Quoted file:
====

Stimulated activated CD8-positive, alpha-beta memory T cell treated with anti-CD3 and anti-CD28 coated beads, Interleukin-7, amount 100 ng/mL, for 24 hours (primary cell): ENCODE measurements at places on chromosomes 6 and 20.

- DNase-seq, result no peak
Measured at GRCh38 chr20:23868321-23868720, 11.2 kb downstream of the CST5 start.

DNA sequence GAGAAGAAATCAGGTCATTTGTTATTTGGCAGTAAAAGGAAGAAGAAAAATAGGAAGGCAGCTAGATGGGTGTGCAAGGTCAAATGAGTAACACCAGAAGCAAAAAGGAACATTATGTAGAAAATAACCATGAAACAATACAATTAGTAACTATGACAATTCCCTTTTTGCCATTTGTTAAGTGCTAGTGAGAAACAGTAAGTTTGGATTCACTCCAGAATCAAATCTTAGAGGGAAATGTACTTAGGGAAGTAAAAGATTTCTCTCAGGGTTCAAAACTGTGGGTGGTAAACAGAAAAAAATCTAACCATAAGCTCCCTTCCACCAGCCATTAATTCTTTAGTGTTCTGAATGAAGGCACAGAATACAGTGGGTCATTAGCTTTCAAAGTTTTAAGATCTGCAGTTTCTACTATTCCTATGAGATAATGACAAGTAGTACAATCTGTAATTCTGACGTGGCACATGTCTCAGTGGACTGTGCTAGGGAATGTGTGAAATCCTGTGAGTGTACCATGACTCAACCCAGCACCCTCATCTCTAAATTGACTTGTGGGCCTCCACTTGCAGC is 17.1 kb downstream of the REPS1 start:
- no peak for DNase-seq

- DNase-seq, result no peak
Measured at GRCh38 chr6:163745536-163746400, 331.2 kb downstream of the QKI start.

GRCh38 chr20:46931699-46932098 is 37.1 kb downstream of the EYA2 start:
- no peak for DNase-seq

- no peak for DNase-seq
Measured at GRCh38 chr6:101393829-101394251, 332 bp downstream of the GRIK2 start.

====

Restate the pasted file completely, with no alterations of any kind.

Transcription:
Stimulated activated CD8-positive, alpha-beta memory T cell treated with anti-CD3 and anti-CD28 coated beads, Interleukin-7, amount 100 ng/mL, for 24 hours (primary cell): ENCODE measurements at places on chromosomes 6 and 20.

- DNase-seq, result no peak
Measured at GRCh38 chr20:23868321-23868720, 11.2 kb downstream of the CST5 start.

DNA sequence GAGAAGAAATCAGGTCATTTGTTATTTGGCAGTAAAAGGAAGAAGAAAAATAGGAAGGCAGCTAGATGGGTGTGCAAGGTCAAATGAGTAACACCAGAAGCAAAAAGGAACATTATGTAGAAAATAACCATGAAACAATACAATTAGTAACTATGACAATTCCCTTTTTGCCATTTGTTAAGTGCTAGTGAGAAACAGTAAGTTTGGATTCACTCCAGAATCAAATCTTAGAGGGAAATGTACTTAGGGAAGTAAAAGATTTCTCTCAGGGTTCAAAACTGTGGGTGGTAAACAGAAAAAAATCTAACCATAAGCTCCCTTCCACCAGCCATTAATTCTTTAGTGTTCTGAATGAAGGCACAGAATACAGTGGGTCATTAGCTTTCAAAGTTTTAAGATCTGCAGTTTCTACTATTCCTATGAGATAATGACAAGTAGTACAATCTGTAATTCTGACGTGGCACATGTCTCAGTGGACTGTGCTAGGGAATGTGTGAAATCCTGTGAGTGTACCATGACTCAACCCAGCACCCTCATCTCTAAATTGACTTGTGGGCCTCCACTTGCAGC is 17.1 kb downstream of the REPS1 start:
- no peak for DNase-seq

- DNase-seq, result no peak
Measured at GRCh38 chr6:163745536-163746400, 331.2 kb downstream of the QKI start.

GRCh38 chr20:46931699-46932098 is 37.1 kb downstream of the EYA2 start:
- no peak for DNase-seq

- no peak for DNase-seq
Measured at GRCh38 chr6:101393829-101394251, 332 bp downstream of the GRIK2 start.